If you have ever heard the story of Job, you know that Job had to face much adversity in his life. But in order to understand the significance of this story, we must first look at Job’s life before he faced tragedy. Job 1:2-3 says, “There were born to him seven sons and three daughters. He possessed 7,000 sheep, 3,000 camels, 500 yoke of oxen, and 500 female donkeys, and very many servants, so that this man was the greatest of all the people of the east.” (ESV) God allowed Satan to do everything he wanted to tempt Job to lose his faith in God. Job lost his property and children, his animals, and his health. Despite all this, Job responded, “Naked I came from my mother’s womb, and naked shall I return. The LORD gave, and the LORD has taken away; blessed be the name of the LORD.” (Job 1:21, ESV)
The big question many people ask when looking at the story of Job is why God allowed Satan to take these things from Job. Is it really fair that Job would be so faithful, yet God would just allow his life to fall apart in this matter? Maybe this sounds like your life. You feel as if you are faithful to God, yet things in your life continue to fall apart. Maybe life is taking its toll on you. Take heart, this happened to Job as well, yet he stayed in faith. One who has experienced a similar situation is left to ask, “How did Job keep his faith despite his fallen circumstances?”
The answer to this question is revealed in where Job placed his joy. Job did not place the stability of his joy in things that are unstable. Job didn’t receive his joy from his oxen, his servants, his barn, his health, or even from his family! The joy of the LORD was his strength, and all of these extra things were added to him. So when something was taken away from him, Job did not lose his stability, because his stability was placed in the Lord. God knew this about Job, which was why He allowed Satan to tempt him. God knew that no matter what Satan took away from Job, as long as he had his life (See Job 2:6), he would have joy in Himself. God cares more about changing your circumstances than He does about changing you. That’s not to say that God doesn’t care about your circumstances, but that your joy should not rely on them.
When we put our reliance for joy in things of this world, we are vulnerable to the attacks of Satan to steal, kill, and destroy our joy. But when we discover and live out our joy in the Cross, Satan is unable to overcome it. This is why Nehemiah proclaimed for times of trouble, “Do not be grieved, for the joy of the Lord is your strength.” (Nehemiah 8:10, ESV)
The world has a way of breaking us down and sucking us in. No matter how hard we try, sin always seems to end up seeping into the better part of our lives. The answer to this frustration is found only in the Cross of Christ.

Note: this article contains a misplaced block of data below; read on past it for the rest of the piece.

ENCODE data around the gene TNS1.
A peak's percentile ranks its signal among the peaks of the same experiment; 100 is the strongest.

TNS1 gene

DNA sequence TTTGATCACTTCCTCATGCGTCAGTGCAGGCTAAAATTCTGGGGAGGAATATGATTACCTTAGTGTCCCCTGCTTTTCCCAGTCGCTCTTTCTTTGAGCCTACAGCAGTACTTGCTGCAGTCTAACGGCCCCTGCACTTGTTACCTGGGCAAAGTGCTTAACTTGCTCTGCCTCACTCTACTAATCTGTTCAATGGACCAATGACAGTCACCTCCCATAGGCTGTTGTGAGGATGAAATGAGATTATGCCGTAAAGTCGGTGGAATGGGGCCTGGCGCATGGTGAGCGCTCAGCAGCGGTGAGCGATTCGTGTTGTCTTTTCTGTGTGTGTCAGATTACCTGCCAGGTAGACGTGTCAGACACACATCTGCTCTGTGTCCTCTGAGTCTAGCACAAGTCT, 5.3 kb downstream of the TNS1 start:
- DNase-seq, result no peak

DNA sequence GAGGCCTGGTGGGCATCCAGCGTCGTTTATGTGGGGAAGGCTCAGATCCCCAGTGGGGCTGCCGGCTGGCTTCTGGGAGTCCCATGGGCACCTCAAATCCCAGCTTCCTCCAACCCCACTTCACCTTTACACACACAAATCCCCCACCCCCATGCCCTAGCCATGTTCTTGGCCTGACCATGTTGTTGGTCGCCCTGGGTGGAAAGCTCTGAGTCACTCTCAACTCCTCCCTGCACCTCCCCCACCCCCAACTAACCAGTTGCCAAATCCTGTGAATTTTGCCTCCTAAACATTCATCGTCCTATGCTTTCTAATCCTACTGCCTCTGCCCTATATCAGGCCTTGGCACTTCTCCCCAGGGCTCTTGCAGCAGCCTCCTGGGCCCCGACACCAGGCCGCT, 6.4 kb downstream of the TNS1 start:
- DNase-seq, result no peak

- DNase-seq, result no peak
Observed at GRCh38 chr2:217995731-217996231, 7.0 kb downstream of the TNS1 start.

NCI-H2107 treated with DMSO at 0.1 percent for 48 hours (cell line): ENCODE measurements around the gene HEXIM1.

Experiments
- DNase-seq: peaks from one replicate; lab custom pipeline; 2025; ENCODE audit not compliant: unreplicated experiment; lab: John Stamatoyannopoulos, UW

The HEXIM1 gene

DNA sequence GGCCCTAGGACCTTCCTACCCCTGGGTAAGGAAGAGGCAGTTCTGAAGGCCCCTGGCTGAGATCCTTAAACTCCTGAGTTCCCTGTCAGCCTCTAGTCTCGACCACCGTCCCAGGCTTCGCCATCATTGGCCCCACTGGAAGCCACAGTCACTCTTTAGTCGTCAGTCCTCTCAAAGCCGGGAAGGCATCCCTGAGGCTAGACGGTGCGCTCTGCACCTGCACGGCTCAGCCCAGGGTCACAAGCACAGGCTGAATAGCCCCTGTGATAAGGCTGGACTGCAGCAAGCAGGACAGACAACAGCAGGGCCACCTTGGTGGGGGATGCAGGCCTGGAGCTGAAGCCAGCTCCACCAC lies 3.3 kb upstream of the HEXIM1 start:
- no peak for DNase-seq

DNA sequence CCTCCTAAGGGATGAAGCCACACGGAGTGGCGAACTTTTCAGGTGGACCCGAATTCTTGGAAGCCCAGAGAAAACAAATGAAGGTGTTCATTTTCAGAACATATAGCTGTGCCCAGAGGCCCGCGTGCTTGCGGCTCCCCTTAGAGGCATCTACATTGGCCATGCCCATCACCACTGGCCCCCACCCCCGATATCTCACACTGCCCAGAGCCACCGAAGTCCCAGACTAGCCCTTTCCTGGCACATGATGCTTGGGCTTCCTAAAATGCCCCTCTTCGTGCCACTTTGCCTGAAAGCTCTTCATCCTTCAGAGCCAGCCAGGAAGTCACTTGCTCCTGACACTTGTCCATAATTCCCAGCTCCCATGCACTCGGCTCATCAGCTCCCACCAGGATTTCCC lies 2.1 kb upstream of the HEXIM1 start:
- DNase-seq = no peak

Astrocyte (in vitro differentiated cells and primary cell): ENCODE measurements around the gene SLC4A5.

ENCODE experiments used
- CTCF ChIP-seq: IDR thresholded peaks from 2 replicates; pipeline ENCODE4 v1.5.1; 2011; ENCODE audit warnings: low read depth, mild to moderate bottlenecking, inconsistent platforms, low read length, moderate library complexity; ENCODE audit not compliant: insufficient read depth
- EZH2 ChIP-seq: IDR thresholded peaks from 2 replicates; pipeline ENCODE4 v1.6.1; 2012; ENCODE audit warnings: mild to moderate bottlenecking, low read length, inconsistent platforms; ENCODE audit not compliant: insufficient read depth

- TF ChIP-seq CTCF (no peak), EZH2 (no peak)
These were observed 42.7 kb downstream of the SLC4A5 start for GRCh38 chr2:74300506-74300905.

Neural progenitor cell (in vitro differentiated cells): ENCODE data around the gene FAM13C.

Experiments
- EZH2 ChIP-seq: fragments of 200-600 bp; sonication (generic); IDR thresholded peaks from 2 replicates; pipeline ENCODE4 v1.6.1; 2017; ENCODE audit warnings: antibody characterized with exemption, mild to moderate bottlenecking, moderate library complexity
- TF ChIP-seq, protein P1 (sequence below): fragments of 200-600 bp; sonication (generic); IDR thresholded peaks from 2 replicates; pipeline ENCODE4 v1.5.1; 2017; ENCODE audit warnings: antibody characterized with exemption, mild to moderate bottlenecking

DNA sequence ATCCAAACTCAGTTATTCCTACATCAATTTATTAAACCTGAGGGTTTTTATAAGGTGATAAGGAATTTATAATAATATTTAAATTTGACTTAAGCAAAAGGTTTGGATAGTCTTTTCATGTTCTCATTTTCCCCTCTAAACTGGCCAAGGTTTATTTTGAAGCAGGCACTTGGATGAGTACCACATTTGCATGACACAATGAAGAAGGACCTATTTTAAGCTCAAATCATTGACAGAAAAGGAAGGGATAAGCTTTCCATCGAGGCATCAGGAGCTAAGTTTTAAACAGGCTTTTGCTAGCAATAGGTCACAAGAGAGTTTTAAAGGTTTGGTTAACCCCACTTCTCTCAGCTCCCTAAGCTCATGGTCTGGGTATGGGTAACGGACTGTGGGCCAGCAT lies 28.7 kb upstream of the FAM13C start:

The Cross isn’t new, but it is always fresh. Although Jesus told many stories of grace, Jesus is never recorded saying the word “grace” in the Bible, because grace is not to be taught; the Gospel is to be taught and the grace of its message is to be experienced. Grace cannot be explained; it must be experienced. The Gospel is not an initiation; it is fuel for our service. As servants of God, we are not called to just receive grace, but to live it out!
As our weakness increases, God’s grace is able to fill even more space. Romans 5:20 says, “God’s law was given so that all people could see how sinful they were. But as people sinned more and more, God’s wonderful grace became more abundant.” (NLT) When you fall flat on your face, are you frustrated by your performance or even more overwhelmed by God’s grace? 2 Corinthians 12:9 says,“My grace is sufficient for you, for my power is made perfect in weakness. (NIV) But we don’t often feel this way.
We will never be self-sufficient. But when we turn to the masters of this world as our source of sufficiency, they fail to offer any help, because our empty voids are not filled in created things, but only in the Creator Himself. Despite our imperfections and rebellion, God is perfect in His pursuit and restoration. The Good News is, despite our inevitable inconsistency, God is forever consistent. We don’t have to keep a consistent hold on perfection because the grace of God keeps a consistent hold on us. This is why in the next verse (2 Corinthians 12:10), Paul proclaims, “That is why, for Christ’s sake, I delight in weaknesses, in insults, in hardships, in persecutions, in difficulties. For when I am weak, then I am strong.” (NIV)
Christianity isn’t about getting stronger or even doing better. Christianity is about realizing more and more how weak you really are and how strong God is through your weaknesses. Welcome to Christian growth. When we come to the realization that we are nothing by ourselves, we discover through the Gospel that we are everything in Christ.
Hunter Kallay, author of "Plug in Your Life." He is a Christian leader and speaker.